“What does ‘Mother’ have to do with me?”: On Maternal Passion in Julia Kristeva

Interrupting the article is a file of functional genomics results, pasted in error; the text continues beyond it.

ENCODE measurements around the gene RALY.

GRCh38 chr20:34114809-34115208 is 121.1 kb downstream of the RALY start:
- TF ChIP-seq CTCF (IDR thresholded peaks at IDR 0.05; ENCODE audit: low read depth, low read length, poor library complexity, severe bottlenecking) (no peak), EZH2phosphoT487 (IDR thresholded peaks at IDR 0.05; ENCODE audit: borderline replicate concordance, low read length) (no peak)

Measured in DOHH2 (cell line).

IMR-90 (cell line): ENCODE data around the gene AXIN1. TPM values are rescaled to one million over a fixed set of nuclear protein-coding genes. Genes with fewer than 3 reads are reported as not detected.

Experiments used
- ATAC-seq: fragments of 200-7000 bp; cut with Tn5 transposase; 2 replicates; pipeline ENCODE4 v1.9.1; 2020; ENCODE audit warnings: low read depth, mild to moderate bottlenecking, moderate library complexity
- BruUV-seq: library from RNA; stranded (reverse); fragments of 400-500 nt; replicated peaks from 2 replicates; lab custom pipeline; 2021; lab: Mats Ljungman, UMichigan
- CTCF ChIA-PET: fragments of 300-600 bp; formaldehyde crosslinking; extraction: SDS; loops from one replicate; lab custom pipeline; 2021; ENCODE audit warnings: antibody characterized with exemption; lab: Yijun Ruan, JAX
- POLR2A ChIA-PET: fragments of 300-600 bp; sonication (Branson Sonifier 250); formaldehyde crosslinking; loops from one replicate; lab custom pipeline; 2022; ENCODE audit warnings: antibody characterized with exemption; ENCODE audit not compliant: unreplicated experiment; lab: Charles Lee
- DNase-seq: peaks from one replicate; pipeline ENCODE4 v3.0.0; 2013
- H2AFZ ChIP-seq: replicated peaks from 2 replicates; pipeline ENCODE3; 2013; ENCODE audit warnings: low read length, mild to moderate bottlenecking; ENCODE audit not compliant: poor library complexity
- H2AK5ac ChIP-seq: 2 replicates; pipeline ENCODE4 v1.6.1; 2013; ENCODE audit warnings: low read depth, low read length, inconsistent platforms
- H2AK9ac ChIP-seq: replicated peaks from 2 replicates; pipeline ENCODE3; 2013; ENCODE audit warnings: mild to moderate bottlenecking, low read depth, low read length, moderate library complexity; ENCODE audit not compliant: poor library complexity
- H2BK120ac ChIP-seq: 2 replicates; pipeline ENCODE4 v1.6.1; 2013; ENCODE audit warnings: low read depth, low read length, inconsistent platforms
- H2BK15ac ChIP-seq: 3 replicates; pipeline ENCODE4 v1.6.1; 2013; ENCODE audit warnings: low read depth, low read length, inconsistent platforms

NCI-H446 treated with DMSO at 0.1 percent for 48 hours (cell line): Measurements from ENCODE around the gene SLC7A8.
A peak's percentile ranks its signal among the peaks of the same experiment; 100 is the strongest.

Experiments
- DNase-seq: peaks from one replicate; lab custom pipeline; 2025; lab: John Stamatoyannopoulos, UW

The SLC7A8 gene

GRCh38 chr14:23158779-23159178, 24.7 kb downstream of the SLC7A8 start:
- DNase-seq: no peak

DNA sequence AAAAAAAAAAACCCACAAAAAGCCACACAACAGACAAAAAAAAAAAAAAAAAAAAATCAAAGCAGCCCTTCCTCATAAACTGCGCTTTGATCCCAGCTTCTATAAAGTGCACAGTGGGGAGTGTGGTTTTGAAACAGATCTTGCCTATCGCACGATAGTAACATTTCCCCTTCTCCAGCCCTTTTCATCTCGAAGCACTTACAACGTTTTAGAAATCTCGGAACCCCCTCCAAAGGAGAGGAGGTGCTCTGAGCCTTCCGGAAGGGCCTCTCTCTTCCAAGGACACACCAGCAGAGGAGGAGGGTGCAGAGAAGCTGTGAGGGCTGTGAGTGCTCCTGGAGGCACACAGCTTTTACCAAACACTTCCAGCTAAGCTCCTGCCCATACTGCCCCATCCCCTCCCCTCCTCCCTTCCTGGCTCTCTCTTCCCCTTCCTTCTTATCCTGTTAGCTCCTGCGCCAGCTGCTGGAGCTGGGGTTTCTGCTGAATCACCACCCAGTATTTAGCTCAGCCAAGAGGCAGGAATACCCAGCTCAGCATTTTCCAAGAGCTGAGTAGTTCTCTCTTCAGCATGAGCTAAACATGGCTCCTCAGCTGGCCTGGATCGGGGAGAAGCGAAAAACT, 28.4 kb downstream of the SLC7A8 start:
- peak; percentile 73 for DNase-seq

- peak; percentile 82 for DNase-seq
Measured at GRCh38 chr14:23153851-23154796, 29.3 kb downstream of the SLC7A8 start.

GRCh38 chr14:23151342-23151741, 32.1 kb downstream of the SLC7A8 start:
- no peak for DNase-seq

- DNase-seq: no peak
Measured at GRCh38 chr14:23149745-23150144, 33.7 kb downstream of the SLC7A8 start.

ABSTRACT: Julia Kristeva’s concept of maternal passion plays a central role within her larger theory of subjectivity and is often criticized by feminists and misunderstood by new readers. In feminist reaction to this concept, she has been accused of biological essentialism, perpetuating patriarchal and heteronormative systems, and relegating femininity to mystery and subjugation. Yet, Kristeva’s theory of maternal passion is actually the source of her resistance to each of these accusations. This paper intends to explain how maternal passion is the prototype of passion for all subjects, regardless of sex or gender, by defining key concepts surrounding maternal passion, in part to assist new readers in navigating feminist critiques surrounding her emphasis on maternity. I contextualize maternal passion within her unorthodox psychoanalytic approach, distinguish her concept of passion from emotion, explain why it is called ‘maternal’, and situate its function within her greater project of addressing the process of subjectivity in depressive social times. By investigating and connecting ideas from her early and late theory, I argue that maternal passion is grounded in Kristeva’s theory of the semiotic and mediated by detachment, which inaugurates psychic life and early subject formation (i.e., subjectivation), thereby founding the capacity to construct loving bonds with others.